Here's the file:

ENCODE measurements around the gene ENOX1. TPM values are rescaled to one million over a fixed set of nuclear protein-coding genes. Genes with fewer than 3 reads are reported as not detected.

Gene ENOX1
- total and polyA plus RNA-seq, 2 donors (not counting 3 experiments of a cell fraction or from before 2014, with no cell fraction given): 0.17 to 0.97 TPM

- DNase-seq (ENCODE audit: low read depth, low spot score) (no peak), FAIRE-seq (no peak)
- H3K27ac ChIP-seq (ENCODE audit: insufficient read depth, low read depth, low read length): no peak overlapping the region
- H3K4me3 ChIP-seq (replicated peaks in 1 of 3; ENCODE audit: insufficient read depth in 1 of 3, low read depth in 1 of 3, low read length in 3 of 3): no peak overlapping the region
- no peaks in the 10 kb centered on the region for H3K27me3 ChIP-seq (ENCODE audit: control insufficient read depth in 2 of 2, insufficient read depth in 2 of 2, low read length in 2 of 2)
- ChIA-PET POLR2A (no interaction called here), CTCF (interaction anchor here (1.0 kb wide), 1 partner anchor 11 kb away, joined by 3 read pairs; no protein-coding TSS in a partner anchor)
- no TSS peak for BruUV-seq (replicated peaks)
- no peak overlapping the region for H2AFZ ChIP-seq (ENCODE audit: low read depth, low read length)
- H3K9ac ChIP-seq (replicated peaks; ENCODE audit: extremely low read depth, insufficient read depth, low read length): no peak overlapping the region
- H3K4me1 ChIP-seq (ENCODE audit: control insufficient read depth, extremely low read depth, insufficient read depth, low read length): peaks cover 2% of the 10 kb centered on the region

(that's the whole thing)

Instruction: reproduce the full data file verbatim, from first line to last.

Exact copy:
ENCODE measurements around the gene ENOX1. TPM values are rescaled to one million over a fixed set of nuclear protein-coding genes. Genes with fewer than 3 reads are reported as not detected.

Gene ENOX1
- total and polyA plus RNA-seq, 2 donors (not counting 3 experiments of a cell fraction or from before 2014, with no cell fraction given): 0.17 to 0.97 TPM

- DNase-seq (ENCODE audit: low read depth, low spot score) (no peak), FAIRE-seq (no peak)
- H3K27ac ChIP-seq (ENCODE audit: insufficient read depth, low read depth, low read length): no peak overlapping the region
- H3K4me3 ChIP-seq (replicated peaks in 1 of 3; ENCODE audit: insufficient read depth in 1 of 3, low read depth in 1 of 3, low read length in 3 of 3): no peak overlapping the region
- no peaks in the 10 kb centered on the region for H3K27me3 ChIP-seq (ENCODE audit: control insufficient read depth in 2 of 2, insufficient read depth in 2 of 2, low read length in 2 of 2)
- ChIA-PET POLR2A (no interaction called here), CTCF (interaction anchor here (1.0 kb wide), 1 partner anchor 11 kb away, joined by 3 read pairs; no protein-coding TSS in a partner anchor)
- no TSS peak for BruUV-seq (replicated peaks)
- no peak overlapping the region for H2AFZ ChIP-seq (ENCODE audit: low read depth, low read length)
- H3K9ac ChIP-seq (replicated peaks; ENCODE audit: extremely low read depth, insufficient read depth, low read length): no peak overlapping the region
- H3K4me1 ChIP-seq (ENCODE audit: control insufficient read depth, extremely low read depth, insufficient read depth, low read length): peaks cover 2% of the 10 kb centered on the region